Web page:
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Five Holy Martyrs Church at 43rd and Richmond St. on the southwest side of Chicago was founded as a national parish in November 1908 to serve Polish families in Brighton Park. As early as 1878, St. Agnes parish had been founded by Irish Catholics of Brighton Park and in 1887, French Catholics established St. Joseph (now St. Joseph and St. Anne) parish.

In addition to organizing Five Holy Martyrs parish, Rev. Joseph H. Kruszka also cared for the Polish parish of St. Mary of Gostyn in Downers Grove, IL. until Mar. 21, 1913. This national parish is now located in the Joliet diocese.

For a time, Father Kruszka celebrated Mass on Sundays in the Davis public school, 3014 W. 39th Pl. In May 1909, the cornerstone of a combination churchschool building was laid and by the time this structure was completed at 3141 W. 41st St. in December 1909, 95 families belonged to Five Holy Martyrs parish. Lay teachers staffed the parish school until 1912 when the Franciscan Sisters of Blessed Kunegunda were given charge.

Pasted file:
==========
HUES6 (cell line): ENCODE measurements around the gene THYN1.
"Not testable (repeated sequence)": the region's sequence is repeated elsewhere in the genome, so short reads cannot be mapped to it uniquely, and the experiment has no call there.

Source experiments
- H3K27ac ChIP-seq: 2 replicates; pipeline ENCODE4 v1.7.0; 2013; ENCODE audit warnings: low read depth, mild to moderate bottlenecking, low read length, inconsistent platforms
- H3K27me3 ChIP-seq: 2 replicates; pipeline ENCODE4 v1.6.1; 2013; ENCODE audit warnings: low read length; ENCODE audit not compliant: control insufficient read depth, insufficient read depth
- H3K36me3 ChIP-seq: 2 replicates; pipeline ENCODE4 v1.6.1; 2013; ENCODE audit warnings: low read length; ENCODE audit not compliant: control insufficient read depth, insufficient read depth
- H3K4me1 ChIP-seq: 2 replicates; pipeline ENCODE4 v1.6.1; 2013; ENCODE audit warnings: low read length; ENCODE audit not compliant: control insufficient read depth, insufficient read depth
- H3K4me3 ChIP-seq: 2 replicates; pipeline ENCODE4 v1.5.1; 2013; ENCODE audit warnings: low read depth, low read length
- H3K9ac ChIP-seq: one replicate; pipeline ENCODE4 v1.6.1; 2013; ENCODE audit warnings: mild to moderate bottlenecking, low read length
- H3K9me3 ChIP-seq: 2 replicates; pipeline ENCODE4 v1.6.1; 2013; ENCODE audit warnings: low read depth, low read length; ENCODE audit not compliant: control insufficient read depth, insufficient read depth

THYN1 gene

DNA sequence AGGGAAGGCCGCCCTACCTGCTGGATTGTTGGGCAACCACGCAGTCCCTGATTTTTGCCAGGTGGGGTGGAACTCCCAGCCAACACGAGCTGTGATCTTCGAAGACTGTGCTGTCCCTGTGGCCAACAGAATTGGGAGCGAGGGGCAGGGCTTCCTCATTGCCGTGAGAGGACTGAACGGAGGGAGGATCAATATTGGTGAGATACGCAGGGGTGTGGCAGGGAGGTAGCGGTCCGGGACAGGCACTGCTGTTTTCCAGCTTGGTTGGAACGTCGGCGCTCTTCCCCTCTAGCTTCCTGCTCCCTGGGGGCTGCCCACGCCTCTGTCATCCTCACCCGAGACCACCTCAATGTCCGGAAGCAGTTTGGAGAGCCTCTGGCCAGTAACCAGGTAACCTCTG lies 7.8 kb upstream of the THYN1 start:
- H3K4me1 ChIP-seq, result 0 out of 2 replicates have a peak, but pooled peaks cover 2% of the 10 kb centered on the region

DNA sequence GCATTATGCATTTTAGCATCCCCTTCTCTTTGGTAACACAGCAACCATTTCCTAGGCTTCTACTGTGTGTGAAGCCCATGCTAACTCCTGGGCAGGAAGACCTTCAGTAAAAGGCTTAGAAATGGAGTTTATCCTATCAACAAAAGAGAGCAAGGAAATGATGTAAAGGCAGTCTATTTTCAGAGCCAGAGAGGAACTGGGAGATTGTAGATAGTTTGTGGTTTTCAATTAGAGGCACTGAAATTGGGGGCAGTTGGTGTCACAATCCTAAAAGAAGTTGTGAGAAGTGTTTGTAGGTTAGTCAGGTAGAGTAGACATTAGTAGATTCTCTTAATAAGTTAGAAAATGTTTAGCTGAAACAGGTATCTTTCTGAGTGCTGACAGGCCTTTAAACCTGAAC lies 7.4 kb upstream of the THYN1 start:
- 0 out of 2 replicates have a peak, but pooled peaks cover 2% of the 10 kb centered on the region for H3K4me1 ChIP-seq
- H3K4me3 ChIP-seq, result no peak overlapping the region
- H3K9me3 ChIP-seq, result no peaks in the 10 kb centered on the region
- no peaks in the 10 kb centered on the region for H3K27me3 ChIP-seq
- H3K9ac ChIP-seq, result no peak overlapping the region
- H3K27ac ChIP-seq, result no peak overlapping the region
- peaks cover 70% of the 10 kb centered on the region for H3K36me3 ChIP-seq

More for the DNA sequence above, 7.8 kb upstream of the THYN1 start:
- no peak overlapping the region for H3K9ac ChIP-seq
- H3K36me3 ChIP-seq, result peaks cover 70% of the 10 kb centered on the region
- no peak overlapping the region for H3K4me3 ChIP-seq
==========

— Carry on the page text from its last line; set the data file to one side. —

The growth of this parish was slow at first. However, many Polish families settled in the neighborhood after 1914, when the Crane Company relocated its manufacturing plant from 15th and Canal St. to 4100 S. Kedzie Ave., across the street from Five Holy Martyrs Church. By 1916, 308 children were enrolled in the parish school.

With the influx of new families into the neighborhood and the shift of the business district to Archer Ave., it soon became apparent that Five Holy Martyrs Church was not centrally located. Father Kruszka began a search for a parish site south of Archer Ave, and he purchased the city block bounded by 43rd St., 44th St., Richmond St., and Francisco Ave., which had been owned by the Jesuit Fathers of St. Ignatius College.

The cornerstone of a new church building was laid on Aug. 3, 1919 and the Spanish "mission style" structure was completed at the southeast corner of 43rd and Richmond St. according to plans drawn up by architect Arthur Foster. During the dedication ceremonies on Oct. 31, 1920, Archbishop George W. Mundelein "congratulated the pastor, the Rev. J. H. Kruszka, and his congregation on the beautiful but inexpensive buildings that they had erected and encouraged them to greater things." The parish school, which adjoined the church at 4317 S. Richmond St., contained 12 classrooms.